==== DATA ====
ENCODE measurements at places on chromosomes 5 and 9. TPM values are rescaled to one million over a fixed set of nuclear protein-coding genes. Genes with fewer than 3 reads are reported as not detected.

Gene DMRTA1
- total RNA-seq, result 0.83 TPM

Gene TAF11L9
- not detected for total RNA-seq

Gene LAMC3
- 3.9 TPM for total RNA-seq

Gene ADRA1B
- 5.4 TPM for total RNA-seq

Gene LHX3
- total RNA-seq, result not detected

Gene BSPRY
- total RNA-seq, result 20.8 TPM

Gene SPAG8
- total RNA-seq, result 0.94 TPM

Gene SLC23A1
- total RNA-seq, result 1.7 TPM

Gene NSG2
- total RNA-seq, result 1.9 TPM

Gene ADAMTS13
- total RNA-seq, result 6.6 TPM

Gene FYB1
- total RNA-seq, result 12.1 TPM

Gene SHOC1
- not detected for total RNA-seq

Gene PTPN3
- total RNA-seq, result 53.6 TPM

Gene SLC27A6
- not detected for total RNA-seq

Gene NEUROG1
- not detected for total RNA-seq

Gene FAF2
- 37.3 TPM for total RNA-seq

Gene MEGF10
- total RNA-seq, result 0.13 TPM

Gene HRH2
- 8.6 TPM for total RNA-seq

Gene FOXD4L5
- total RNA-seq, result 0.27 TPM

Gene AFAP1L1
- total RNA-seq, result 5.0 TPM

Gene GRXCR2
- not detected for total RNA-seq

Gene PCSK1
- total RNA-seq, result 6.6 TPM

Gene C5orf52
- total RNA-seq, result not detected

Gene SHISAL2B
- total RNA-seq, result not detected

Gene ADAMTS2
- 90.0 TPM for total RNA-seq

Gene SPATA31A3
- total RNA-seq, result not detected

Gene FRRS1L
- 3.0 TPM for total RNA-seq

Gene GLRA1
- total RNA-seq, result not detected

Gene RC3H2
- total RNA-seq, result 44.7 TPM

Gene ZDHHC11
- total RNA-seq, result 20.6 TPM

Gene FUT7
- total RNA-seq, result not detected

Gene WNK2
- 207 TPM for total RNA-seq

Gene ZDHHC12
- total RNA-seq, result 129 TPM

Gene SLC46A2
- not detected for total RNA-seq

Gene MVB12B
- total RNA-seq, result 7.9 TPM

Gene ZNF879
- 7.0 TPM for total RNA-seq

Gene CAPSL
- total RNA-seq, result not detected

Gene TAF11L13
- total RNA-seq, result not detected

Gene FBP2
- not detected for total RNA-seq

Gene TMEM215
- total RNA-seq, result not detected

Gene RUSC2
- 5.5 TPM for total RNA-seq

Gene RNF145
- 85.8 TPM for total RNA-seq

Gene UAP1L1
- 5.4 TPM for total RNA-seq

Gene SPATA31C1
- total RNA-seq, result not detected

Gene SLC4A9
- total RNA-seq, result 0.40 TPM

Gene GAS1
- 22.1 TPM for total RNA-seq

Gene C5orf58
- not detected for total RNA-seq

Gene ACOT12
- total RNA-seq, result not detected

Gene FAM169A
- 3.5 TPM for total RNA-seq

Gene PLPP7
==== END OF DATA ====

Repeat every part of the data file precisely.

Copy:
ENCODE measurements at places on chromosomes 5 and 9. TPM values are rescaled to one million over a fixed set of nuclear protein-coding genes. Genes with fewer than 3 reads are reported as not detected.

Gene DMRTA1
- total RNA-seq, result 0.83 TPM

Gene TAF11L9
- not detected for total RNA-seq

Gene LAMC3
- 3.9 TPM for total RNA-seq

Gene ADRA1B
- 5.4 TPM for total RNA-seq

Gene LHX3
- total RNA-seq, result not detected

Gene BSPRY
- total RNA-seq, result 20.8 TPM

Gene SPAG8
- total RNA-seq, result 0.94 TPM

Gene SLC23A1
- total RNA-seq, result 1.7 TPM

Gene NSG2
- total RNA-seq, result 1.9 TPM

Gene ADAMTS13
- total RNA-seq, result 6.6 TPM

Gene FYB1
- total RNA-seq, result 12.1 TPM

Gene SHOC1
- not detected for total RNA-seq

Gene PTPN3
- total RNA-seq, result 53.6 TPM

Gene SLC27A6
- not detected for total RNA-seq

Gene NEUROG1
- not detected for total RNA-seq

Gene FAF2
- 37.3 TPM for total RNA-seq

Gene MEGF10
- total RNA-seq, result 0.13 TPM

Gene HRH2
- 8.6 TPM for total RNA-seq

Gene FOXD4L5
- total RNA-seq, result 0.27 TPM

Gene AFAP1L1
- total RNA-seq, result 5.0 TPM

Gene GRXCR2
- not detected for total RNA-seq

Gene PCSK1
- total RNA-seq, result 6.6 TPM

Gene C5orf52
- total RNA-seq, result not detected

Gene SHISAL2B
- total RNA-seq, result not detected

Gene ADAMTS2
- 90.0 TPM for total RNA-seq

Gene SPATA31A3
- total RNA-seq, result not detected

Gene FRRS1L
- 3.0 TPM for total RNA-seq

Gene GLRA1
- total RNA-seq, result not detected

Gene RC3H2
- total RNA-seq, result 44.7 TPM

Gene ZDHHC11
- total RNA-seq, result 20.6 TPM

Gene FUT7
- total RNA-seq, result not detected

Gene WNK2
- 207 TPM for total RNA-seq

Gene ZDHHC12
- total RNA-seq, result 129 TPM

Gene SLC46A2
- not detected for total RNA-seq

Gene MVB12B
- total RNA-seq, result 7.9 TPM

Gene ZNF879
- 7.0 TPM for total RNA-seq

Gene CAPSL
- total RNA-seq, result not detected

Gene TAF11L13
- total RNA-seq, result not detected

Gene FBP2
- not detected for total RNA-seq

Gene TMEM215
- total RNA-seq, result not detected

Gene RUSC2
- 5.5 TPM for total RNA-seq

Gene RNF145
- 85.8 TPM for total RNA-seq

Gene UAP1L1
- 5.4 TPM for total RNA-seq

Gene SPATA31C1
- total RNA-seq, result not detected

Gene SLC4A9
- total RNA-seq, result 0.40 TPM

Gene GAS1
- 22.1 TPM for total RNA-seq

Gene C5orf58
- not detected for total RNA-seq

Gene ACOT12
- total RNA-seq, result not detected

Gene FAM169A
- 3.5 TPM for total RNA-seq

Gene PLPP7